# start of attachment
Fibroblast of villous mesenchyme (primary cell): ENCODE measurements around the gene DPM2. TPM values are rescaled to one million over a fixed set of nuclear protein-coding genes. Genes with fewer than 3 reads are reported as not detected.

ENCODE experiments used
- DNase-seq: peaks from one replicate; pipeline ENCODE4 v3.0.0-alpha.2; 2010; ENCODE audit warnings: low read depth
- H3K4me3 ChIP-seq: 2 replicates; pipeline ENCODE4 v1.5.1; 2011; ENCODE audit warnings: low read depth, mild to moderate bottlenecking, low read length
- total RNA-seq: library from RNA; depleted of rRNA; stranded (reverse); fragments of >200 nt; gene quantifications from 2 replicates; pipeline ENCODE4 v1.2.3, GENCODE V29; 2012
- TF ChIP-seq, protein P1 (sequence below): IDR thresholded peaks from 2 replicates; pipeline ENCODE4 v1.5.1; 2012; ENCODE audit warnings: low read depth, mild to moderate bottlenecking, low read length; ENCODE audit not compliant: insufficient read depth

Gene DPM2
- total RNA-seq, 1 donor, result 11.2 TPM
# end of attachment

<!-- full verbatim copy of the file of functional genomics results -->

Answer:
Fibroblast of villous mesenchyme (primary cell): ENCODE measurements around the gene DPM2. TPM values are rescaled to one million over a fixed set of nuclear protein-coding genes. Genes with fewer than 3 reads are reported as not detected.

ENCODE experiments used
- DNase-seq: peaks from one replicate; pipeline ENCODE4 v3.0.0-alpha.2; 2010; ENCODE audit warnings: low read depth
- H3K4me3 ChIP-seq: 2 replicates; pipeline ENCODE4 v1.5.1; 2011; ENCODE audit warnings: low read depth, mild to moderate bottlenecking, low read length
- total RNA-seq: library from RNA; depleted of rRNA; stranded (reverse); fragments of >200 nt; gene quantifications from 2 replicates; pipeline ENCODE4 v1.2.3, GENCODE V29; 2012
- TF ChIP-seq, protein P1 (sequence below): IDR thresholded peaks from 2 replicates; pipeline ENCODE4 v1.5.1; 2012; ENCODE audit warnings: low read depth, mild to moderate bottlenecking, low read length; ENCODE audit not compliant: insufficient read depth

Gene DPM2
- total RNA-seq, 1 donor, result 11.2 TPM